– Open SharePoint Designer, then ‘Manage Data Sources’.
    – In your Data Source Library pane, expand ‘Linked Sources’ and Create a New Linked Data Source.
    – Select your sources, and how you want to merge them (I’ve only tried merging into one list, rather than joining).
    – Then use this data source for your Data View Web Part.

    Presto! And as for…

    “The documentation about this says “all the data sources [lists to be merged] must contain exactly the same fields””, well, I have empircal evidence that that is wrong, at least some of the time. I have two content types, both children of Document but with different columns, and they merge and display just fine.

    I’ll try and post about it soon, but I’m going home now!

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  3. John Hanna says:

    Andy – thanks for the suggestions, which certainly seem encouraging. I’ll try it out and look for your future post too.

    Also, I’ll try to figure out what the documentation is actually saying about merging. Sometimes, I think, descriptions under-rate WSS capabilities while implying MOSS would always be better.

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  4. I didn’t find it particuarly slow, and although it looks similar, it is:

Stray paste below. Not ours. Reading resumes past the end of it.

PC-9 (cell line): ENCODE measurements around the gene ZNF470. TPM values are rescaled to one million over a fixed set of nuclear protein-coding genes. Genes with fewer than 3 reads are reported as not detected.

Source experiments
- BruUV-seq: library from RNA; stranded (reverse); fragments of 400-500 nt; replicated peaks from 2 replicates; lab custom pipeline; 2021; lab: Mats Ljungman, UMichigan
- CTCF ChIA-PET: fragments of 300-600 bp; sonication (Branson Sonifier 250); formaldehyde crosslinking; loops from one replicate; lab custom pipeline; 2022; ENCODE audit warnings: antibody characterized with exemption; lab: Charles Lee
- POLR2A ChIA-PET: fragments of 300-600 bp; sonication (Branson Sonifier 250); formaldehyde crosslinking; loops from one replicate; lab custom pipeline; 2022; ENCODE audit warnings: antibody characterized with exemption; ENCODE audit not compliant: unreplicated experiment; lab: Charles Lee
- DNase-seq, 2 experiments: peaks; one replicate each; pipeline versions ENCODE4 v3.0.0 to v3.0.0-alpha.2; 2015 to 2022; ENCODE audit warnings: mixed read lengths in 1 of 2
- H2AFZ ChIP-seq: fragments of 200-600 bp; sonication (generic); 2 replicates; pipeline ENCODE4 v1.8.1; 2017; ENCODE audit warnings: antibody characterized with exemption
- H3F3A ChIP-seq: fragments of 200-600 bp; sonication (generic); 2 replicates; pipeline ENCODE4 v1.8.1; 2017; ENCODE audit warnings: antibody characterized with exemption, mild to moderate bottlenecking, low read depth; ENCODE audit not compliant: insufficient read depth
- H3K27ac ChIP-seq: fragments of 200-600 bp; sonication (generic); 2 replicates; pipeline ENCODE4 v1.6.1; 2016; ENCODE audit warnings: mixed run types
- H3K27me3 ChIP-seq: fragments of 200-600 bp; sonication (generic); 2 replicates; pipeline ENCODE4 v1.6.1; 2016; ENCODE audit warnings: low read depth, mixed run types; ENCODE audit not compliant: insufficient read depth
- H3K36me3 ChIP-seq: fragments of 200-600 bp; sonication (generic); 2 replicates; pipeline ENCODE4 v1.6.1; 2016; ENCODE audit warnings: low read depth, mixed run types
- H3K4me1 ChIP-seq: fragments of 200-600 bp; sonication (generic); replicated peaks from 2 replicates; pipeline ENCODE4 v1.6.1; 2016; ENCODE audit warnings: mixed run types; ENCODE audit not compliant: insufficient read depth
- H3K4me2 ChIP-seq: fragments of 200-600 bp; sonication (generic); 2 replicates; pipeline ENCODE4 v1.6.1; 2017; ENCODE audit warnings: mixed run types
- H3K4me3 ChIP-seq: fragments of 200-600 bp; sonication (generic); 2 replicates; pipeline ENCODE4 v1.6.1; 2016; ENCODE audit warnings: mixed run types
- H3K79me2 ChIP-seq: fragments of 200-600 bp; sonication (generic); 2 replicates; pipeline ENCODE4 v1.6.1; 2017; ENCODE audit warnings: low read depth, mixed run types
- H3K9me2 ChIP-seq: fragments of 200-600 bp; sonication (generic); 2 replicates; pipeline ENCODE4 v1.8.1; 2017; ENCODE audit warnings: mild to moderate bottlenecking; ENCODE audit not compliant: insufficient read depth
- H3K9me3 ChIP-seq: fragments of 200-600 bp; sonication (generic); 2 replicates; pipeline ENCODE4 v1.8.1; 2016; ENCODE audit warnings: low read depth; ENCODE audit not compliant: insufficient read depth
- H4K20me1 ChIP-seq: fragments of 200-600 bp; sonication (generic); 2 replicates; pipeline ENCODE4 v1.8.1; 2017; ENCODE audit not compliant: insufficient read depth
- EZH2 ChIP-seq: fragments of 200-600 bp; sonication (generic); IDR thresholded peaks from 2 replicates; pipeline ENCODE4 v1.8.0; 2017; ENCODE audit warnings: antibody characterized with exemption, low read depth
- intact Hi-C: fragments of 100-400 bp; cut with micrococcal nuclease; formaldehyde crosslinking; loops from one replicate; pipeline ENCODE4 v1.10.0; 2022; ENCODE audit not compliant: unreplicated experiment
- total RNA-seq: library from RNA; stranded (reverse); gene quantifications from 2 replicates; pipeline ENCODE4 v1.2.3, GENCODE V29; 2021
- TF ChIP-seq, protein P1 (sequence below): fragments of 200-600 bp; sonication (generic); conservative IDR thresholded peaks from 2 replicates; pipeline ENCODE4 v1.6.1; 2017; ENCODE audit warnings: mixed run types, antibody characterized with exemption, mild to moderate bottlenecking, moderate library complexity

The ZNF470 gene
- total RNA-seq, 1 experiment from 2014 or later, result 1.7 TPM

1) Easier to use (e.g. displaying extra columns)
    2) Has sorting on column headers
    3) Works across site collection boundaries (which is frequently painful).

    Yes, the Content Query Web Part and Lightning Conductor do basically the same thing, but the latter does more. I might not use it if I had simple requirements or access to an SP developer, but for general users, Lightning Conductor is more useful.

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  5. Julie Midlands says:

    Phew… this post just saved me hours of googling tonight in order to work out exactly what to go forward with as regards roll ups!

    Have stumbled upon all three thinking they did something different, started playing with them but then started wondering myself as to the difference…. great summerisation of all 3.

    THANKS 🙂